Fair enough. Pope Francis will often make statements—has often made statements—that unsettle those of us who are ordinarily classified as “conservative” Catholics. He will urge us to take a different perspective. He will criticize us for refusing to accept new ideas. Criticism is often difficult to accept, especially for those who have been fighting intellectual battles for decades. But if we cannot accept correction from a pastor, we are treading down a very dangerous spiritual path.

In the past week I have been dismayed to see some “conservative” commentators write about Pope Francis with the same sort of vitriolic disdain that Father Richard McBrien showed for St. John Paul II in the 1980s and 1990s. If that contempt for the Vicar of Christ was wrong then—and it was—it is wrong now.

Outside the tight circle of opinionated Catholics, and in spite of the confusion caused by the Synod, Pope Francis retains his phenomenal popularity with the general public. It is significant, I think, that his fiercest critics use this popularity as part of their indictment against him. Yes, I realize that our society has trouble distinguishing good from evil. Yes, I agree that playing to the crowd—demagoguery—is dishonorable. But popularity in itself is not a bad thing! If he is encouraging the world to look upon the Catholic Church with fresh and even sympathetic eyes, Pope Francis is doing an immeasurable service.

The Synod fathers—including, I assume, those who were angry about the attempted manipulation of the meeting—reportedly gave Pope Francis a long and loud ovation after the address with which he closed the session. I strongly recommend a careful and dispassionate reading of that remarkable speech. In it, the Holy Father helps us all to understand why this Synod meeting was so contentious, and why we should not be overly troubled by the turmoil.

In that speech Pope Francis warns against some of the temptations that afflict Catholic prelates—and, I would add, by extension, Catholic commentators. He warns that some Catholics concentrate on the letter of the law, to the exclusion of the spirit, while others extol a “a deceptive mercy that binds the wounds without first curing them and treating them;” some want to turn stones into bread, and others want to come down off the Cross. All of these warnings echo the words of Jesus.

If there is one clear theme in the teaching of Pope Francis, it is the demand for Catholics to go out to the “peripheries,” to draw people closer to Christ. Unfortunately we are lazy creatures, and we give ourselves excuses for avoiding this evangelical duty. As I read the Pope’s closing address, and especially that section on the particular temptation that different sorts of Catholics face, I saw him attacking those excuses, prodding us to recognize how we are failing, even sometimes when we think we are doing our best.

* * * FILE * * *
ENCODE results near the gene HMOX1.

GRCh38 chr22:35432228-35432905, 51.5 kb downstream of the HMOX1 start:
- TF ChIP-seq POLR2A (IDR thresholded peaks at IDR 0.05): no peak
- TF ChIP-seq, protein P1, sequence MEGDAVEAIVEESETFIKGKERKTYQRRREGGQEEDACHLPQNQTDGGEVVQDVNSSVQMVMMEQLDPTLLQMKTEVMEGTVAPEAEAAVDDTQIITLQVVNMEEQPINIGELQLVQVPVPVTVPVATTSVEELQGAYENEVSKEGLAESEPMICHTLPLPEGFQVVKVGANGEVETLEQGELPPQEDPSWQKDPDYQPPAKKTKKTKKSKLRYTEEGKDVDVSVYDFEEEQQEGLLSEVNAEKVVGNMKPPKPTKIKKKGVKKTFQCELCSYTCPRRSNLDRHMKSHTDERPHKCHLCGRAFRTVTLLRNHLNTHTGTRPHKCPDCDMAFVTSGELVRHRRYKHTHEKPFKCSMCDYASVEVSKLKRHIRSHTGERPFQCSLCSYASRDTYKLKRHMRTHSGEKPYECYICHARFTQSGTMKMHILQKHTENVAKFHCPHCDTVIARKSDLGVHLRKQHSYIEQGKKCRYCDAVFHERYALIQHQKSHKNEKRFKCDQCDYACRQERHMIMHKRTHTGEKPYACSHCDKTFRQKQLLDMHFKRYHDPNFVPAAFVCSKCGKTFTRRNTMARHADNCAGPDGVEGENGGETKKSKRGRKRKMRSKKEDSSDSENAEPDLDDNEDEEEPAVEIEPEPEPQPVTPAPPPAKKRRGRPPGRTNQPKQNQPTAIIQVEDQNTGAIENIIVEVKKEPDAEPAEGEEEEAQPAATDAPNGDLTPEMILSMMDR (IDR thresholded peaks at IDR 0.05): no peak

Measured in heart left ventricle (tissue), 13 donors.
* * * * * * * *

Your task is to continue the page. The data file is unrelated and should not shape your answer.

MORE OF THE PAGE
Some Catholics—call them conservatives if you like—have a healthy desire to fight against the destructive ideas that are steadily gaining ground in our society. But we (and I put myself squarely in this group) may not take into account that when we attack the ideas, those who hold them recoil, take a defensive posture, and draw further away from the truth. Other Catholics– call them liberals—profess more sympathy toward the people who follow destructive ideas. But by failing to correct them, they allow those poor people to continue injuring themselves.

To put it a bit differently, conservative Catholics tend to slip into the belief that we can convert people by arguing with them, while liberals believe they can convert people by agreeing with them. Both are wrong. To bring people into the Church we need to meet them, befriend them, listen to them, accompany them, evangelize them. That is the fundamental message of Pope Francis, and to drive home that message he is willing to tolerate—perhaps even to encourage—a raucous Synod meeting.

Yes, the October session of the Synod was messy, confusing, and contentious. But lively debates can be healthy, especially when there are real disagreements to be aired and resolved. The history of the Church is dotted with heated disputes. Often—as with the Council of Jerusalem, the earliest such episode—they are preludes to new bursts of evangelical activity.

To be sure, the October session of the Synod left important arguments unresolved. During the coming year those arguments will be hashed out, thoroughly but not always decorously. Inevitably there will be more attempts to manipulate the media, more inaccurate reports, more charges and countercharges. The process will be frustrating for those who believe that the life of the Church should always be placid and quiet. But the Church is more interested in seeking the truth and presenting it in new ways to a new generation than in maintaining a smooth public façade.

The coming months and the continuing debate will also be frustrating for those who, like myself, want to see every argument resolved, every intellectual enemy defeated. We may need to remind ourselves frequently that the work of the Church is not to win arguments, but to win souls.